The opportunity to do authentic, discovery-based research has value for all students, and particularly for the retention of URM students in STEM. With the support of this HHMI award, CU-Boulder's goal is to provide this opportunity for more students, earlier in their undergraduate careers. In their introductory biology courses, CU-Boulder students will do authentic research, conducting screens for anti-cancer drugs and novel antibiotics. This research will be based on the work of CU-Boulder's faculty scientists and students will contribute to the real body of existing scientific data. For example, Dr. Tin Tin Su will involve introductory students in her research using Drosophila melanogaster (p53 and chk1 mutants) as a multicellular animal model to screen for small molecule modulators of anti-cancer agents. Since so many entering students wish to cure cancer, the biomedical relevance of this lab section will be magnetic. Similarly, Dr. Corrie Detweiler will involve introductory students in her research to identify and characterize novel antibiotics. Antibiotic resistance is a menace that many students are familiar with, so this project will also be engaging and relevant to students. Introductory chemistry students will experience similar benefit with discovery-based research modules developed to explore small molecule drug screens from a chemistry perspective. These complementary introductory laboratories will thus illustrate the interdisciplinary nature of research. Entering URM students will also benefit from a new course that features an overview of CU-Boulder STEM research from 15 departments; and an entry-level course that builds research skills while introducing the vast opportunities in STEM.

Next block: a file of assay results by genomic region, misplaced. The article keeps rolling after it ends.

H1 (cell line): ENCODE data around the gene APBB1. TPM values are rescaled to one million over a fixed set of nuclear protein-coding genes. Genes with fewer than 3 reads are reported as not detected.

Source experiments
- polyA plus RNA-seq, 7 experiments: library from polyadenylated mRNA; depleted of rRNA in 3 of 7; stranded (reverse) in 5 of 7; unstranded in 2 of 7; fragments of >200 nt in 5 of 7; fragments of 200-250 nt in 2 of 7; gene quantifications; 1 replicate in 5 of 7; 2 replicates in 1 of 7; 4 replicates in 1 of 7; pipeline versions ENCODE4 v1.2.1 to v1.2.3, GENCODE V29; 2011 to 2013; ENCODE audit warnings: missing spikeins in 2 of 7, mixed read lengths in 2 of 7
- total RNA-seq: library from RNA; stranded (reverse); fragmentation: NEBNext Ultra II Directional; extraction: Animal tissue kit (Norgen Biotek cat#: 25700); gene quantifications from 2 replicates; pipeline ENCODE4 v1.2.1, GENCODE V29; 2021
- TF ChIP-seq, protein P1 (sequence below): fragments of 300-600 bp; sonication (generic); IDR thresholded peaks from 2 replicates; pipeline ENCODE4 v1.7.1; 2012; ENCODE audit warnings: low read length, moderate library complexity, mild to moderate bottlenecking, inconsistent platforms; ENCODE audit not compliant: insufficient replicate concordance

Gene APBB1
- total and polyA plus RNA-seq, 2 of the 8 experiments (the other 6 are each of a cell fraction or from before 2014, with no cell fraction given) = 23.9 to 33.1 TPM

HHMI support has made apprentice-based undergraduate research part of the culture at CU-Boulder with impressive outcomes: 1,603 undergraduates have participated in the research of 237 faculty from 15 STEM departments; 92% of these students have earned undergraduate STEM degrees; 85% of supported URM students have graduated including 82% with STEM degrees; 21% have published as co-authors on articles in peer-reviewed scientific journals (e.g., Science), and 47% have earned doctoral degrees. Qualitative expert evaluation has also documented student development in terms of intellectual and professional gains, including gains in critical thinking and communication skills. These student outcomes compel CU-Boulder, with the support of this HHMI award, to continue providing these substantive research experiences. These authentic research experiences for undergraduates are ideally sustained over multiple years, from entry-level to advanced, and provide increasing sophistication in tasks, skills and knowledge that promote their growth as young scientists. By equipping undergraduates with research experiences and skills across disciplines, this HHMI award will increase STEM retention and open doors to exciting STEM careers.